IDRC invests in evidence, innovations, and policies to improve health and prevent chronic diseases through healthier food systems in low- and middle-income countries—more than CA$20 million in support of over 35 projects.
Under the right conditions, digital technologies can contribute to achieving the targets set out in the Sustainable Development Goals (SDG) by 2030 by fostering economic growth, improving governance, and delivering better outcomes in education and health.
Homicide rates have skyrocketed among young people in Guatemala, Honduras, El Salvador, and Mexico—especially among youth between the ages of 15 to 24, when they should be finishing high school and entering the workforce.
Learning financial skills through involvement in an urban farming cooperative has improved the lives of women in Amman, Jordan. The article Developing Value Chains in Amman, Jordan describes how the cooperative has led to women gaining valuable skills through increased participation in business and farming activities.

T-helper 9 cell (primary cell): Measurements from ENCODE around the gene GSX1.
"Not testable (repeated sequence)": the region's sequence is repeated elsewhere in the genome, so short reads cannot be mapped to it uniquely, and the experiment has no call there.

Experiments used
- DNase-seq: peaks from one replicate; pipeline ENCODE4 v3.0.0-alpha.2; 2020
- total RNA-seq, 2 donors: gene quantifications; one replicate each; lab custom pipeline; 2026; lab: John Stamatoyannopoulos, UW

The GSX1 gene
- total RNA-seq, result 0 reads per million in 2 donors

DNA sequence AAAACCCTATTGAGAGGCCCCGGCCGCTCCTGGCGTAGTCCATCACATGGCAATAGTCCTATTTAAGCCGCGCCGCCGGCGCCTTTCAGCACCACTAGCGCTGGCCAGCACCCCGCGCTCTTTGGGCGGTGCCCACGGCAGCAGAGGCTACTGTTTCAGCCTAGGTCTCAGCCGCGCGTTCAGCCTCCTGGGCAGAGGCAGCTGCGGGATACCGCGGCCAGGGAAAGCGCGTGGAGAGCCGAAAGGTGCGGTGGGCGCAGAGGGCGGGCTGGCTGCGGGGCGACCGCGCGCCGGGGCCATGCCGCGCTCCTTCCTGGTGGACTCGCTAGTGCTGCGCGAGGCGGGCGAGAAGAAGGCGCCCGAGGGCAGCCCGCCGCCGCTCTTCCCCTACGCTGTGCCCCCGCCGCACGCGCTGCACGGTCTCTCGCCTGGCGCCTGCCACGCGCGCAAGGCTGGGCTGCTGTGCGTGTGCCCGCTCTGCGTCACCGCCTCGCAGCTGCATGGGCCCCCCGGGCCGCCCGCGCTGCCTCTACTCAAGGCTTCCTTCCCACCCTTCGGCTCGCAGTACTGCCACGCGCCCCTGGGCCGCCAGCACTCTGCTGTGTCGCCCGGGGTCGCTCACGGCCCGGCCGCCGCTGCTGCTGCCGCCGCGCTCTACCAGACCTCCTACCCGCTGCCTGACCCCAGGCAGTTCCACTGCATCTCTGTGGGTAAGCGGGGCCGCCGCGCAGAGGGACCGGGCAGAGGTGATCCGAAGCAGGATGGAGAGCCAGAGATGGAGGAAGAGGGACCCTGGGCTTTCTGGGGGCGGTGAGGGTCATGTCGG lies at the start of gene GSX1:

Despite reforms, labour markets in the Middle East and North Africa (MENA) have been unable to absorb the growing number of job seekers. Women and educated youth are particularly vulnerable to high unemployment. However, data on entrepreneurship and the private enterprise sector in the region have been virtually non-existent.
Wastewater treatment is a serious issue in Mexico City due to its large population, heavy water use, and inadequate wastewater infrastructure. Researchers supported by IDRC have published a paper where they compare the social and environmental impacts of the technology used in wastewater treatment plants in Mexico City.